by John JervisMay 11, 2020
One cannot talk about theatre without referring to the illustrious long tradition of Greek plays and their playwrights. No prizes for guessing that the famous style of stage-setting is rooted in Greek theatres, of which Theatre of Dionysus, situated on the south side of the Acropolis, stands as a tall example. Under the burden of conquest and time, it was lost to the dust only to be rediscovered and restored in 1765 under the guidance of archaeologist Wilhelm Dorpfeld. During the Renaissance period, the set-design was dubbed as a pivot art form that had the potential to lend an added perspective to the storyline. The modernist painters including Georges Braque, Henri Matisse, Pablo Picasso created designs for the Ballets Russes – an itinerant Ballet Company based in Paris. Imbibing the tradition are the current day artists - David Hockney, Damien Hirst, and William Kentridge. As the theatre production elaborated in terms of writing and production, the collaboration with the set-designer, director and performer was all about co-existence. Taking the lead in the field is the London-based set designer Es Devlin.
Devlin’s first brush with the intricacies and pattern of art and backdrop set-up was when she bought a volume of Japanese prints during her visit to an exhibition at the Royal Academy of Art with her mother. Circuitously taking inspiration from the book, she made a mural on one of her bedroom walls. After studying English literature, she did a year-long theatre design course. It was during this time she got an opportunity to turn her hands dirty when she started working with Le Cirque Invisible, the circus company run by Victoria Chaplin, the daughter of Charlie Chaplin and the granddaughter of Eugene O’Neill. To have a holistic understanding of play and production, Devlin had mentioned, she had to “memorise the whole ballet”. Before setting the designs for a performance, she often dwells on questions such as “what is the importance of the play, why it is written and why it ought to be watched”. For her production sets are not about physical appearance or décor, it involves participation with the minds of performer and audience. Working on the opera Otello, by Giuseppe Verdi to an Italian libretto by Arrigo Boito, she said in an interview for The New Yorker, it is not, “about castles and ships. It is about the storms that can rage among three people in a drawing-room”.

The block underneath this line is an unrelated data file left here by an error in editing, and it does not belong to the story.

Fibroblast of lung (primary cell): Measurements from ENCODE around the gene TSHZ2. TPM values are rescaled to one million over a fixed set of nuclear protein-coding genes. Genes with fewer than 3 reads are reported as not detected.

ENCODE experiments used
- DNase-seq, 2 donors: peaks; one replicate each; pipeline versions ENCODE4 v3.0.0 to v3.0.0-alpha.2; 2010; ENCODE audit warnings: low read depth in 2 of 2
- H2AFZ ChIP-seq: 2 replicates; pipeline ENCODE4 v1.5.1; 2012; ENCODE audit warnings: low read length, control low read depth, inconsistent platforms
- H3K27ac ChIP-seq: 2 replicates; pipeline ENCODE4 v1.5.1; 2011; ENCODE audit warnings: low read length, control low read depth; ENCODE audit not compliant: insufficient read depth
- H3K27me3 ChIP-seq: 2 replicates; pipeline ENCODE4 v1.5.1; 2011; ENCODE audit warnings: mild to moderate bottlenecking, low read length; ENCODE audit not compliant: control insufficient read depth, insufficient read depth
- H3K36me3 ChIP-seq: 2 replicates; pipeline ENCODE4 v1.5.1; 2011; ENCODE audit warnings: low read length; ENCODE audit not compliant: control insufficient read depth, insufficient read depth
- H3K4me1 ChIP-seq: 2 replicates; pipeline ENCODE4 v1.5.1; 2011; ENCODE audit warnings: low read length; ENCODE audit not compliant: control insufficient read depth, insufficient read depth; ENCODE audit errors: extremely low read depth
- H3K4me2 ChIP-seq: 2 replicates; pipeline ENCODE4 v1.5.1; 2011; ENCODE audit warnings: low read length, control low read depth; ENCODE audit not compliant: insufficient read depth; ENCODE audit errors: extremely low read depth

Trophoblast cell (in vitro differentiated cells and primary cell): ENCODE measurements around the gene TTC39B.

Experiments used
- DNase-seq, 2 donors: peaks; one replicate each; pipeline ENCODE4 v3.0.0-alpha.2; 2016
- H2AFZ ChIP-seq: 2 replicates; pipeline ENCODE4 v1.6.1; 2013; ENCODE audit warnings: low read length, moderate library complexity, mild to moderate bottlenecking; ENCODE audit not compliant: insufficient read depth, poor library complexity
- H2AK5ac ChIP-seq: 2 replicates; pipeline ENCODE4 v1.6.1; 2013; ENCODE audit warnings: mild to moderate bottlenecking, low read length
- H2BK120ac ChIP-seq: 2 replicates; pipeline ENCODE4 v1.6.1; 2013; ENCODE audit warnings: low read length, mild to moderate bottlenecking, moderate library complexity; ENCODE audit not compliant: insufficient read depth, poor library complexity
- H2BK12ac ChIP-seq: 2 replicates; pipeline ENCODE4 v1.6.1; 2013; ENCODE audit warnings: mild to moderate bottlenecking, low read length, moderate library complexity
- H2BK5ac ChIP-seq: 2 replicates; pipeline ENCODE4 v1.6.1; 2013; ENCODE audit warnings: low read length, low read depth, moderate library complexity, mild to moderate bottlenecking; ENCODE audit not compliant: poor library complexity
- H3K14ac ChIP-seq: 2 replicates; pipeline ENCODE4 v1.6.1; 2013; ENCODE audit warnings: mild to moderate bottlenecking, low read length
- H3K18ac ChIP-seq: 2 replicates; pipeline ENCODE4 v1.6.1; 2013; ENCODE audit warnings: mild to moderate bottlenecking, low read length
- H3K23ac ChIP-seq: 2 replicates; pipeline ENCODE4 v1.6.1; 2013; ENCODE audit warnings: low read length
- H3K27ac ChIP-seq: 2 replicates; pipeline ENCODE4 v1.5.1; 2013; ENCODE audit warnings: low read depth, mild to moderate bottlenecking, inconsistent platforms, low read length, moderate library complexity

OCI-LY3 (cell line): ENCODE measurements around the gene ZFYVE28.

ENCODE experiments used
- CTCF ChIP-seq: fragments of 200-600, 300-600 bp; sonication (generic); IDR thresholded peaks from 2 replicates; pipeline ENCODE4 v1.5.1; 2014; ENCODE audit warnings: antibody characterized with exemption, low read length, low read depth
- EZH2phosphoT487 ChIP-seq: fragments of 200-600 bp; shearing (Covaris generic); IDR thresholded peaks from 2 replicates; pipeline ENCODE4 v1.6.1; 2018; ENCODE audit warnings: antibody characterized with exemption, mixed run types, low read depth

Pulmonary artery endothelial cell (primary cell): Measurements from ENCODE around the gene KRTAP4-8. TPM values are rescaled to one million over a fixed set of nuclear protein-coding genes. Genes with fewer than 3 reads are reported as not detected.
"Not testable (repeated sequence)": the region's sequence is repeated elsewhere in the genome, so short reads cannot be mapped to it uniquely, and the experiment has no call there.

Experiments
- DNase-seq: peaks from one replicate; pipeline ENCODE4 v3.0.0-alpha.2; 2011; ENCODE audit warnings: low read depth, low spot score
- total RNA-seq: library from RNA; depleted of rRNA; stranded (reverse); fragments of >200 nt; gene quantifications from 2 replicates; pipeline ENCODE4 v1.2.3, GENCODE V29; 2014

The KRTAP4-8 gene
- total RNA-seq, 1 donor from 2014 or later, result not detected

For Devlin, who has designed Shakespearean theatres, opera to fashion and musical concerts, the production set-ups serve not as a “backdrop but as an environment” that demand a response from the performer, director, and audience. Bordering on the nuances of realism and abstract aesthetic, her productions are not standing in isolation but participate in the art of accentuating the drama. Tapping into the pulse of the audience, Devlin is keen to draw inspirations from a variety of historical eras, yet retain the look and feel of contemporary production. To achieve this, she brings in the visual vocabulary of the artists —Rachel Whiteread, Damien Hirst, Bill Viola, Pina Bausch, Bruce Nauman, Tracey Emin—whom she has worked with or have been of immense influence to her aesthetic sensibilities.
For her celebrated production Hamlet, directed by Lyndsey Turner and starring Benedict Cumberbatch, Devlin went through every line of the play to rightly recreate the atmosphere for the performer that was not daunting but enabling. She even won WhatsOnStage Award for Best Set Design for Hamlet at the Prince of Wales Theatre. For her, another famous project was rock band U2’s tour Innocence + Experience, where she designed a walkway that had two screens on each side. The band members moving in and out of the images made it experiential for both the performer and audience. As the name of the tour reads, it traces the journey of the members from their early days in Ireland to the iconic music band. Interestingly, Devlin does not seem to be inhibited by the star image, her attempt to present the magnanimous life to the audience is underlined by the production aesthetic.
Devlin is very much cognizant of the inevitable shelf life of production sets. To tear the bracket of time constraint, Devlin strives to design “mental structures, not physical installations”. While finding routes to the “memory” her production designs achieve a sense of permanence in the minds of the people.